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The Spiritual Battle for Your Marriage

The Spiritual Battle for Your Marriage

Based on his book Defending Your Marriage, Dr. Tim and Noreen Muehlhoff share about the reality of spiritual warfare against marriages, and how to combat the enemy’s lies with the truth of God.
Original Air Date: July 9, 2021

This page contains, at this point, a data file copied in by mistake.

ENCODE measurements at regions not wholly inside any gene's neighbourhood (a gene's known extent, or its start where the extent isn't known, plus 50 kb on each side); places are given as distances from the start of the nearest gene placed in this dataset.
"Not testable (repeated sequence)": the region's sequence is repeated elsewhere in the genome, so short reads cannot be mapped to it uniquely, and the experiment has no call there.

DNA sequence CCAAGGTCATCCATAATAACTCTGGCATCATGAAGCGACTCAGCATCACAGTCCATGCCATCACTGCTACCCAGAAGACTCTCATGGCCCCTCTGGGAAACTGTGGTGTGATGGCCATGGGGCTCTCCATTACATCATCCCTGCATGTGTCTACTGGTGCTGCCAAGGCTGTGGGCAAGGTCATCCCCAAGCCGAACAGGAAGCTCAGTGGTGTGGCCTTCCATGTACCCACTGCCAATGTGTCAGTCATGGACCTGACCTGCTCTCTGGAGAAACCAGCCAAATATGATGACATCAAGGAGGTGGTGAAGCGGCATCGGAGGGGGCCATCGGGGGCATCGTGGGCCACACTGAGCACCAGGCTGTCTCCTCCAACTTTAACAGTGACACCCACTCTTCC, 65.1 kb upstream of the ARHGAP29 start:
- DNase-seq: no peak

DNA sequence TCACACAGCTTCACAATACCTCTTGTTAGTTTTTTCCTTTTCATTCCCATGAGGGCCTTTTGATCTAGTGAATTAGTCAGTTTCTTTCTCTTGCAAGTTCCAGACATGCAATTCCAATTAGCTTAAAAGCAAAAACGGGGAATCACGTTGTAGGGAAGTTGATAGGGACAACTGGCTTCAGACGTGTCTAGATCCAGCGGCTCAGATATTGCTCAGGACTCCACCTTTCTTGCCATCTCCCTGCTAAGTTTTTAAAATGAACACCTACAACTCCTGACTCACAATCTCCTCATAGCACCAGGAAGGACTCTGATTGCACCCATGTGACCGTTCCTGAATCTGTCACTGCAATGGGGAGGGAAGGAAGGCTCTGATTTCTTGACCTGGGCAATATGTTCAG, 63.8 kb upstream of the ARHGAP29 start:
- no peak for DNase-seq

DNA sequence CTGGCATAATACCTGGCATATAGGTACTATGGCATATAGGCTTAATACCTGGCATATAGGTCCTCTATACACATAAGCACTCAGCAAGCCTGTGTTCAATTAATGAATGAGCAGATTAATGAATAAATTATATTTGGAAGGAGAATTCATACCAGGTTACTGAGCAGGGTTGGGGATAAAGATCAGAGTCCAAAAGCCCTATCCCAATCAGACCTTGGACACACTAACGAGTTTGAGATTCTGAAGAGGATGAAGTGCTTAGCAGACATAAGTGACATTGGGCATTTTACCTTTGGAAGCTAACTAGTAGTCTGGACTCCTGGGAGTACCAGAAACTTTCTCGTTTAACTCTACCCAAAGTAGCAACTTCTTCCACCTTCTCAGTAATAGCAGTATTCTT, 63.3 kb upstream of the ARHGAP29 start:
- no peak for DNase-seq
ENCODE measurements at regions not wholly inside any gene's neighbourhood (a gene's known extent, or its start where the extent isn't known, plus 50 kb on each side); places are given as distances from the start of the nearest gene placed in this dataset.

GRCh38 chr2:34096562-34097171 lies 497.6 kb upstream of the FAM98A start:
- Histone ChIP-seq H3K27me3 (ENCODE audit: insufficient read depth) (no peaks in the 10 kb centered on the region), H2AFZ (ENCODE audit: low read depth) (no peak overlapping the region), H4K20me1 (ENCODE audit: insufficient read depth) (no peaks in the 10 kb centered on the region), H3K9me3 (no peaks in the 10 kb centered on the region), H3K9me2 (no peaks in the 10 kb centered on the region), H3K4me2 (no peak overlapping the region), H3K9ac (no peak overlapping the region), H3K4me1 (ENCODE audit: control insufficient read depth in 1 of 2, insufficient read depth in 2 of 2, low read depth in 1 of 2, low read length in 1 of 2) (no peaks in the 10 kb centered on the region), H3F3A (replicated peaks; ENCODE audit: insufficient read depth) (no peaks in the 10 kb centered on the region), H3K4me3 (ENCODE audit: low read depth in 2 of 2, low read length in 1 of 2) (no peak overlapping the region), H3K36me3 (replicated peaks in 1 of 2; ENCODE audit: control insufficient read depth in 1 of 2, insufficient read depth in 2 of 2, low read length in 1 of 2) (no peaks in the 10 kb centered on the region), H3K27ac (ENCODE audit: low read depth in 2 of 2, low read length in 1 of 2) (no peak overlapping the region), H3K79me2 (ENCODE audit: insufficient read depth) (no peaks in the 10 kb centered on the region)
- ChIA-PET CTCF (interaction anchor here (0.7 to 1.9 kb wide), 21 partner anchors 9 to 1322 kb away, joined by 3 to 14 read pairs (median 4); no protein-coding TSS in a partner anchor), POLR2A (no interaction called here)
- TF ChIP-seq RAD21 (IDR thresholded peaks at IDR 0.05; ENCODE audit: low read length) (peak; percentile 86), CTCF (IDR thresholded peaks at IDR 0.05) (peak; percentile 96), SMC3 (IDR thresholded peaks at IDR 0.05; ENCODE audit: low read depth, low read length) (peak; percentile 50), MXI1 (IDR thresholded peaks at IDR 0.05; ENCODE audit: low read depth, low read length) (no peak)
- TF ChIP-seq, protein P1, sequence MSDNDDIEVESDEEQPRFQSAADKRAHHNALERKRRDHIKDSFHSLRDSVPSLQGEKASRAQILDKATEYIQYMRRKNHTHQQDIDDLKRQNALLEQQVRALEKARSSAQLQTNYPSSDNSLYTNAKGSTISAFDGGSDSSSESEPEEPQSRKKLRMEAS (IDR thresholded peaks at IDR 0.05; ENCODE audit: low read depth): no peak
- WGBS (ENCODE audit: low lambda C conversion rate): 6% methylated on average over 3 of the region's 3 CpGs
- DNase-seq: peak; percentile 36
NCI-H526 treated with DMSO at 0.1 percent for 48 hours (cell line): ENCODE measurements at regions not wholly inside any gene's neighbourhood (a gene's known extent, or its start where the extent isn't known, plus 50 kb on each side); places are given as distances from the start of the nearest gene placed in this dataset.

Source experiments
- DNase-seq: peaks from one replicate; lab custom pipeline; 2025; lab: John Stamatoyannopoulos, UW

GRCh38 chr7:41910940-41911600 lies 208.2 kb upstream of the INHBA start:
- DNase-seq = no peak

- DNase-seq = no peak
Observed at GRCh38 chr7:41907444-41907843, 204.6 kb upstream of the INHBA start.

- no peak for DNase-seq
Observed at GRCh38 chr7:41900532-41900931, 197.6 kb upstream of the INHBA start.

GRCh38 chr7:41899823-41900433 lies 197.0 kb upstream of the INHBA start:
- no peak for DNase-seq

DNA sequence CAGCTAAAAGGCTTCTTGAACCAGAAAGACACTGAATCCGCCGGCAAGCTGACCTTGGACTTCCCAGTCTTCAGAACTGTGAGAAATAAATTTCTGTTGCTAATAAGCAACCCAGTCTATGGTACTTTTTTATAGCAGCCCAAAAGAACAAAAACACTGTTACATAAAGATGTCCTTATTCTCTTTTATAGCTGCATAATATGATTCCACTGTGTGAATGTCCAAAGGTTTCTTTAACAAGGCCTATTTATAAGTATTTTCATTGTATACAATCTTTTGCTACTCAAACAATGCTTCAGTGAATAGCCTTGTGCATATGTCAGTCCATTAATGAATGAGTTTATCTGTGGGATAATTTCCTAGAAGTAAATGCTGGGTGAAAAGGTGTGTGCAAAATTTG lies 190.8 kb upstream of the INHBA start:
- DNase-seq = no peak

John Fuller: What if this was happening in your marriage? You thought you married the right person. The perfect person, but over time you began to notice some serious flaws and your spouse isn’t as kind and loving as they used to be. There’s a lot of blame going on in your relationship and you never really discuss tough issues because that’s only going to lead to more conflict, and you didn’t sign up for that. Uh, this is not what you wanted. You wonder out loud, “Did I make a mistake?” And you don’t say the words out loud, but you’re thinking my spouse is a jerk. But what if there’s something much, much bigger going on? Uh, it might be possible that Satan is attacking your marriage and you’re experiencing spiritual warfare. We’re going to be exploring that today on Focus on the Family. And your host is Focus President, and author, Jim Daly. Thanks for joining us, I’m John Fuller.